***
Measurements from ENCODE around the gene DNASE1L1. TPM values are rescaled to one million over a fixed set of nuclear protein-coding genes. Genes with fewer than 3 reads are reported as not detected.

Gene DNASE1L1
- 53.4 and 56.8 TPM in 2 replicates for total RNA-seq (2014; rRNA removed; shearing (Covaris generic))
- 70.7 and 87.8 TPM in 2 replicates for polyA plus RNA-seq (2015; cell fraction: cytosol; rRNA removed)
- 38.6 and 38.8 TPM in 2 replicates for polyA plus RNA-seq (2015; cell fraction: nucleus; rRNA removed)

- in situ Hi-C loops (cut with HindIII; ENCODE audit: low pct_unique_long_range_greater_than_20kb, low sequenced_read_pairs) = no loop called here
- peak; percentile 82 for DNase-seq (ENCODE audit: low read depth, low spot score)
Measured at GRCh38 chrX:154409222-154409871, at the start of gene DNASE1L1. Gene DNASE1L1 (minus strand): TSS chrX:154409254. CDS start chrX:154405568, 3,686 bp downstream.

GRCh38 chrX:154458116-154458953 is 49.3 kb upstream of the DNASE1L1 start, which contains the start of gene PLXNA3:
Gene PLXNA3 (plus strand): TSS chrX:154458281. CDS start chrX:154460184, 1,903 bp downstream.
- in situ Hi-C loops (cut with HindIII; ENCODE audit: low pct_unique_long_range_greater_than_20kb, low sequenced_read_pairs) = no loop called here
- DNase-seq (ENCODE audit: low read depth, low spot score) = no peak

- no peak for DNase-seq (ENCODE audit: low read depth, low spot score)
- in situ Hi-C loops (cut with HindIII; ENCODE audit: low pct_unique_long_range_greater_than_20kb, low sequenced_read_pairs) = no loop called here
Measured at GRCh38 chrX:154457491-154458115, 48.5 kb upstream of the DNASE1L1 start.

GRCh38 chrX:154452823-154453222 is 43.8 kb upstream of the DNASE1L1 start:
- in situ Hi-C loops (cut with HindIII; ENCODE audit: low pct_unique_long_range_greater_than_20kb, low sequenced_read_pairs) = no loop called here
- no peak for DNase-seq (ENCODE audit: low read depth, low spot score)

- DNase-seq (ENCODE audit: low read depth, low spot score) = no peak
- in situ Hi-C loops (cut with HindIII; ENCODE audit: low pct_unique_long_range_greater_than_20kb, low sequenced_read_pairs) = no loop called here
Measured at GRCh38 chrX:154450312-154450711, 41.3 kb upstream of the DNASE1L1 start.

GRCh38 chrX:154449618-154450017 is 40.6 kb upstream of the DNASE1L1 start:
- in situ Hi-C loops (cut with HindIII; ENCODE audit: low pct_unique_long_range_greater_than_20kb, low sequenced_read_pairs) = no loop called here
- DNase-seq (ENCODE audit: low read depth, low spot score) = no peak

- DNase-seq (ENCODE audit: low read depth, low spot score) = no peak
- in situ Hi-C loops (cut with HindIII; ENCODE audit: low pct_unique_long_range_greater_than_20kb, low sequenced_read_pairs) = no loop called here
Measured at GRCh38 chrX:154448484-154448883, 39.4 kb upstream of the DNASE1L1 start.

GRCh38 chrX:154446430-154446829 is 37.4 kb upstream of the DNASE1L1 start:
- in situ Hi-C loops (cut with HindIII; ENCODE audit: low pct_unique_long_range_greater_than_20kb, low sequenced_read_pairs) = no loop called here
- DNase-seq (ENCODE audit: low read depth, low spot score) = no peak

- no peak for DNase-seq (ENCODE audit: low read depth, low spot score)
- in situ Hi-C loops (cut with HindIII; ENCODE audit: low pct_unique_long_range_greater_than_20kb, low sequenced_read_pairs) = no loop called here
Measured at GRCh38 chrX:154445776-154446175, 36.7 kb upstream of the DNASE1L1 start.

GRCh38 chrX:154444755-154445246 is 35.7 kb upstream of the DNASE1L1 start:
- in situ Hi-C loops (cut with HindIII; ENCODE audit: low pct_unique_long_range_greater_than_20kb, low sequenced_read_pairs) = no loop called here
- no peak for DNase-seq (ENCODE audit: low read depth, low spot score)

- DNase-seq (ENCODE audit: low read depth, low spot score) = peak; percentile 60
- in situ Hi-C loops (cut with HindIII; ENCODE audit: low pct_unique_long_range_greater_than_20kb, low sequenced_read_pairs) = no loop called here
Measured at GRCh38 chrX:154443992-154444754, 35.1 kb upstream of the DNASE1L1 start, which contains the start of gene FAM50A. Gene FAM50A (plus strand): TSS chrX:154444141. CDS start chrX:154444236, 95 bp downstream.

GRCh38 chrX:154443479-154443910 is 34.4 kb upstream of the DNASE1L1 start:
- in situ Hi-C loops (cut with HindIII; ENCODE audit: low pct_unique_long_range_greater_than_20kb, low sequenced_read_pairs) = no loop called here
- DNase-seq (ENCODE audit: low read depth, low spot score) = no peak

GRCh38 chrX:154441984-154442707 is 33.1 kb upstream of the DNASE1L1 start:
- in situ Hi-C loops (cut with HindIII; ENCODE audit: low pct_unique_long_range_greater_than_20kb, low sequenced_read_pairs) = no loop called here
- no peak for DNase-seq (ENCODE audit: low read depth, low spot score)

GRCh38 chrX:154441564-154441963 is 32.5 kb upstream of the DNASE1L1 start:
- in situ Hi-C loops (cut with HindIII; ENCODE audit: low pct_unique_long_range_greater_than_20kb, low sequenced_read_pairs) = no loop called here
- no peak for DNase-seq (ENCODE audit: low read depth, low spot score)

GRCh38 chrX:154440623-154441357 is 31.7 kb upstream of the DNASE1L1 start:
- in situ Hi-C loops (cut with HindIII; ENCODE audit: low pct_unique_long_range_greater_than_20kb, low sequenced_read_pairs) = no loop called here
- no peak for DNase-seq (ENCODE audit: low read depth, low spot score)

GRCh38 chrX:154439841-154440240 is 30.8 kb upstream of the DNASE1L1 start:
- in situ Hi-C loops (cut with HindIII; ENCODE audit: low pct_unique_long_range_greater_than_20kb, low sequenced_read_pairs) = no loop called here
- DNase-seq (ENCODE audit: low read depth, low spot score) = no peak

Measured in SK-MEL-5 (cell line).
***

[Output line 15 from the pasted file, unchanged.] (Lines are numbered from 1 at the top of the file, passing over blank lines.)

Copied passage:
Measured at GRCh38 chrX:154457491-154458115, 48.5 kb upstream of the DNASE1L1 start.